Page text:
Rolling Stone apology over UVA rape article not enough

Rolling Stone published a story recounting a woman’s allegations of gang rape at a fraternity at the University of Virginia.

There is no doubt that sexual assaults and rape are a hideous problem at every college campus. These are serious, heart-rending issues that must be dealt with effectively by students, parents, college administrators and law enforcement. And, the fault in this story lies not with the alleged victim of sexual assault, but with the reporter and the magazine’s editors, all of whom failed to properly vet the facts.

But this is about stupid journalism. Publication of investigative stories must reach the highest standards of journalistic care — because usually the allegations are so serious and potentially damaging to those targeted that all facts must be 100 percent accurate.

Rolling Stone failed to meet those standards and thus was forced to apologize for shoddy reporting and incorrect facts. The story nonetheless led to student protests at UVA and, 100 percent right or wrong, will probably bring much-needed reforms to that and other universities.

The crisis in sexual assault on campuses is widespread and speaks to too much drinking, lax enforcement, a boys-will-be-boys attitude and a host of other, larger societal issues.

The crisis for Rolling Stone and its reporting is to its credibility. The magazine issued a thorough apology, but the damage is done. In addition to apologizing, it would do well to bring in a panel of experts to review its editing procedures. It needs to do much more than express sorrow.

As Yvonne Abraham wrote in The Boston Globe, this is, indeed, a disaster for everyone.

The destructive fallout goes beyond one woman’s suffering. The Rolling Stone story, which had helped make it all but impossible to ignore the scourge of campus sexual assault, is now going to do the opposite. Because now, emboldened by this one possibly fabricated story of rape, the chorus of people who believe women routinely make these things up will grow louder.

It already has. You could see them doing their happy dances in the comments below the Post story, which, a couple of hours after it went up, looked a lot like 1950. If it turns out to be entirely false, Jackie’s story will join other fake narratives — the Tawana Brawley debacle, the accusations against the Duke lacrosse players — as weapons for those moral cave-dwellers who would have you believe that women “cry rape” all the time for attention, or revenge.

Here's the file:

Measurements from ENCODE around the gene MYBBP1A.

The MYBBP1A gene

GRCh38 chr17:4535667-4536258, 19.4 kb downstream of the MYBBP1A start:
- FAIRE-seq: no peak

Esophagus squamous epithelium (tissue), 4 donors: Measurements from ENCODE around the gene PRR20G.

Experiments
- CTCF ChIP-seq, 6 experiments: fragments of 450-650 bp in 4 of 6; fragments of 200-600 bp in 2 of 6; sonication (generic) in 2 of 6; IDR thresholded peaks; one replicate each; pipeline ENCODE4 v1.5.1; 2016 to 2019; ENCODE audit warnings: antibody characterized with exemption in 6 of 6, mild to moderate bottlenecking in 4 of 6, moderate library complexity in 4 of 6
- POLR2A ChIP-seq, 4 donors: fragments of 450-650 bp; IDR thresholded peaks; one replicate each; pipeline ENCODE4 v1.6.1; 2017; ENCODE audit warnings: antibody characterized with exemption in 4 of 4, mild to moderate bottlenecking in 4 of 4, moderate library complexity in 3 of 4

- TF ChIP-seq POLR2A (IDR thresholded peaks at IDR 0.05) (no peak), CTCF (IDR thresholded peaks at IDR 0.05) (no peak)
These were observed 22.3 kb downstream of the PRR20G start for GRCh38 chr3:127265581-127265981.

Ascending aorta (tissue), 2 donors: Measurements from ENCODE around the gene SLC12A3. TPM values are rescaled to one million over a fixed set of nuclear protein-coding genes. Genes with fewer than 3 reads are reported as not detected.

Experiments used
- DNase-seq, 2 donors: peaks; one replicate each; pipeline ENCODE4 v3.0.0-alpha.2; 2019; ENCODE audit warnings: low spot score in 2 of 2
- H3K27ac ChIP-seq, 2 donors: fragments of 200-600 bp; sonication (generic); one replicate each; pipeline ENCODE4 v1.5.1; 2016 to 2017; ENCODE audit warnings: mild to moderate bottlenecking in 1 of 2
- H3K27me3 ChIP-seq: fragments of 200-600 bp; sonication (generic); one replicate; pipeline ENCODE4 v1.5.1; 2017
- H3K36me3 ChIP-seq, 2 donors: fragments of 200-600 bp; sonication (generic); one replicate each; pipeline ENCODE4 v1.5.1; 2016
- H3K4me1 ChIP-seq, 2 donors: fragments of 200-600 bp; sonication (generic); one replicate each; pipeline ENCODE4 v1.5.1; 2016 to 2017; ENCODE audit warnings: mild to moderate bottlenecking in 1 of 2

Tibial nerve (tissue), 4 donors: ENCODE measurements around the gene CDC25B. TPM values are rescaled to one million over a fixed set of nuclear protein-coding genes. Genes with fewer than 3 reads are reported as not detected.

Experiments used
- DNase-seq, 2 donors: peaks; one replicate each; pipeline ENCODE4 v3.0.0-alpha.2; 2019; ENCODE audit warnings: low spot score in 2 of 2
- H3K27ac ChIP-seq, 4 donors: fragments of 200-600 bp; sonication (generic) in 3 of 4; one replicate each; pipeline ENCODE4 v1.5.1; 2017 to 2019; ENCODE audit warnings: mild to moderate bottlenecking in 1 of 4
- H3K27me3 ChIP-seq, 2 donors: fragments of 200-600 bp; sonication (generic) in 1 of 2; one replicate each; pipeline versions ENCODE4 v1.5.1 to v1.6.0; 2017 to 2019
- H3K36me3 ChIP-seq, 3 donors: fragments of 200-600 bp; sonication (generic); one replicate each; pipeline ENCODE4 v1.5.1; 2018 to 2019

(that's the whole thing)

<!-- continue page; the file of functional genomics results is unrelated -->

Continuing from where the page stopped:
The managing editor, Will Dana, deserves credit for admitting the lapses. Other publications and broadcasters in similar positions were not as forthcoming.

But this is a self-inflicted wound. The crisis was totally avoidable. Maybe it was with more staffing and more experienced editors. Maybe it was with less pressure on all print publications to make splashes of relevancy in a digital world. Maybe it was demanding corroboration from other sources, more in-depth reporting. And maybe, the reporter and publication needed to maintain skepticism about every source, every time.

What reforms will Rolling Stone incorporate into its editing process to make sure this can’t happen again? In other words, what internal audit will it perform — as it would expect the targets of its investigations to utilize — that reforms the magazine?

There is a crisis of sexual assault on American college campuses — where women go to learn and grow and where they should be safe — as well as in society at large. It needed a credible story to focus on the human impact of these assaults, not one that went up in flames.

The content of this blog is about crisis management and mismanagement in a digital age. It originates with Steve Bell, who spent 30 years as a journalist for the Associated Press and in four top editor positions at The Buffalo News. He is now Partner/Director of Public Affairs and Crisis and Reputation Management at Eric Mower + Associates, one of the nation’s largest independent advertising, integrated marketing and public relations agencies, with seven offices in the East. Learn more about EMA at Steve’s blog is based on his own opinions and does not represent the views or positions of Eric Mower + Associates.


About steveoncrisis

The content is about crisis management and mismanagement in a digital age. It comes from Steve Bell, who spent 30 years as a journalist for the Associated Press and as managing editor and editorial page editor at The Buffalo News. He is now Partner/Director of Public Affairs at Eric Mower and Associates, one of the nation's largest independent advertising, integrated marketing and public relations agency with six offices in the Northeast and Southeast.
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